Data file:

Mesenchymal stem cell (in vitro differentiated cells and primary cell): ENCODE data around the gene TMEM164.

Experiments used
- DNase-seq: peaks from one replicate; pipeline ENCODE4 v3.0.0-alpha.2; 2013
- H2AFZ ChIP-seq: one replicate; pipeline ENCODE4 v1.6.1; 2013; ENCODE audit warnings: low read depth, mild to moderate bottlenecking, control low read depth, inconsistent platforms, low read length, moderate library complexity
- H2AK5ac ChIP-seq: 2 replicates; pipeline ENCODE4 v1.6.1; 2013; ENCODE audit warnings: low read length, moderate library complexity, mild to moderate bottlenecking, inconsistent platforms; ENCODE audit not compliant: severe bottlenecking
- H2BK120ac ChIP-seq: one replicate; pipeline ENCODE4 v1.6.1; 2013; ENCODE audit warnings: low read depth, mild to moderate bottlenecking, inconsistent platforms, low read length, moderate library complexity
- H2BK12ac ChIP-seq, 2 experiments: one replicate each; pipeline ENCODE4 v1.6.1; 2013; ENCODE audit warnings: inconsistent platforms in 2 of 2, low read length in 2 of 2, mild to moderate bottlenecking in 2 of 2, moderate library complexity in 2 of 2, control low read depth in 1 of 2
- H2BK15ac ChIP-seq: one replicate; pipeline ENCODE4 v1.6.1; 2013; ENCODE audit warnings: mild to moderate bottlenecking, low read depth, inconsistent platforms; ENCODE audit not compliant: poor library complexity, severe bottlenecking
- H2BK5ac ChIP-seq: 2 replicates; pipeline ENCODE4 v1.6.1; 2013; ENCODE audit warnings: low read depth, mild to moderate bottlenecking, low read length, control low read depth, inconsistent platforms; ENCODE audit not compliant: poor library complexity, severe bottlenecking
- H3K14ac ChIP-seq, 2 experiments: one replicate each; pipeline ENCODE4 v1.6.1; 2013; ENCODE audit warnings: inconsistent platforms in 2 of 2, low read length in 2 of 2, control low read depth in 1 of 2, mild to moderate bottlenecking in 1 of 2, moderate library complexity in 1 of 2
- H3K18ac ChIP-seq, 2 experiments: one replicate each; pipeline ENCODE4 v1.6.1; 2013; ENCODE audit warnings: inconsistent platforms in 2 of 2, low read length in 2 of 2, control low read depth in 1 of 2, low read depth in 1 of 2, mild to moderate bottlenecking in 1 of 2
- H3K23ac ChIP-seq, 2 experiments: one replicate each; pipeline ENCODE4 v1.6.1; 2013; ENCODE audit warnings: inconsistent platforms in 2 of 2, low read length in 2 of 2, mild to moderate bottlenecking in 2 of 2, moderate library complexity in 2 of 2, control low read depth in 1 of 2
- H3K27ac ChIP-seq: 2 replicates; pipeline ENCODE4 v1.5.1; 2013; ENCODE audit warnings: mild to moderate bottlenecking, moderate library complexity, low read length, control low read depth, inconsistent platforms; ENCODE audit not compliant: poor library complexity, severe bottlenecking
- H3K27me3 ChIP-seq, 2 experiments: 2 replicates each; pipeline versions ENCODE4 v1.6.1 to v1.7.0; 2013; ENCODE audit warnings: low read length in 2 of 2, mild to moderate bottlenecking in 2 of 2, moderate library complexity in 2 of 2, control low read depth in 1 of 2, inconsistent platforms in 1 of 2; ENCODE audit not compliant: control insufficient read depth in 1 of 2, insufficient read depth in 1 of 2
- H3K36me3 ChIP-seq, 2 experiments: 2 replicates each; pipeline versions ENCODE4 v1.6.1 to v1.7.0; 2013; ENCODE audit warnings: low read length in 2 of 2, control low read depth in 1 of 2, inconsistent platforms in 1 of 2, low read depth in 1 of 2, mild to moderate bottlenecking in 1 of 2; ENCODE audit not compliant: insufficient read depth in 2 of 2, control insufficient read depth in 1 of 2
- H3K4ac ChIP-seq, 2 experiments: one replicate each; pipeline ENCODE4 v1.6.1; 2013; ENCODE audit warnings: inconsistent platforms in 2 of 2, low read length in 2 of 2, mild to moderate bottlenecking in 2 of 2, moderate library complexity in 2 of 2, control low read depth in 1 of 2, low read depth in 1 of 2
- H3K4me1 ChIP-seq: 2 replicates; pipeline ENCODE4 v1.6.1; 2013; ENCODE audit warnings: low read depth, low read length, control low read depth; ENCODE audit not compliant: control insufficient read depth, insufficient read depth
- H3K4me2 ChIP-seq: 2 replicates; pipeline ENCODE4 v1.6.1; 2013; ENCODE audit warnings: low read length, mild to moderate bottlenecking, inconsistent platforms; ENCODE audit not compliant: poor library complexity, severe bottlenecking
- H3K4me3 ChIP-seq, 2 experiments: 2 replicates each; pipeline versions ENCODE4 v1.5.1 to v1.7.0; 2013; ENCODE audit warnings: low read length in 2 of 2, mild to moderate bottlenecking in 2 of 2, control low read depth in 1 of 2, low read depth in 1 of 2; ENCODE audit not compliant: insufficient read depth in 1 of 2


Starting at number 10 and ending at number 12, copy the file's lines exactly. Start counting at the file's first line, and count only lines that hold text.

- H3K14ac ChIP-seq, 2 experiments: one replicate each; pipeline ENCODE4 v1.6.1; 2013; ENCODE audit warnings: inconsistent platforms in 2 of 2, low read length in 2 of 2, control low read depth in 1 of 2, mild to moderate bottlenecking in 1 of 2, moderate library complexity in 1 of 2
- H3K18ac ChIP-seq, 2 experiments: one replicate each; pipeline ENCODE4 v1.6.1; 2013; ENCODE audit warnings: inconsistent platforms in 2 of 2, low read length in 2 of 2, control low read depth in 1 of 2, low read depth in 1 of 2, mild to moderate bottlenecking in 1 of 2
- H3K23ac ChIP-seq, 2 experiments: one replicate each; pipeline ENCODE4 v1.6.1; 2013; ENCODE audit warnings: inconsistent platforms in 2 of 2, low read length in 2 of 2, mild to moderate bottlenecking in 2 of 2, moderate library complexity in 2 of 2, control low read depth in 1 of 2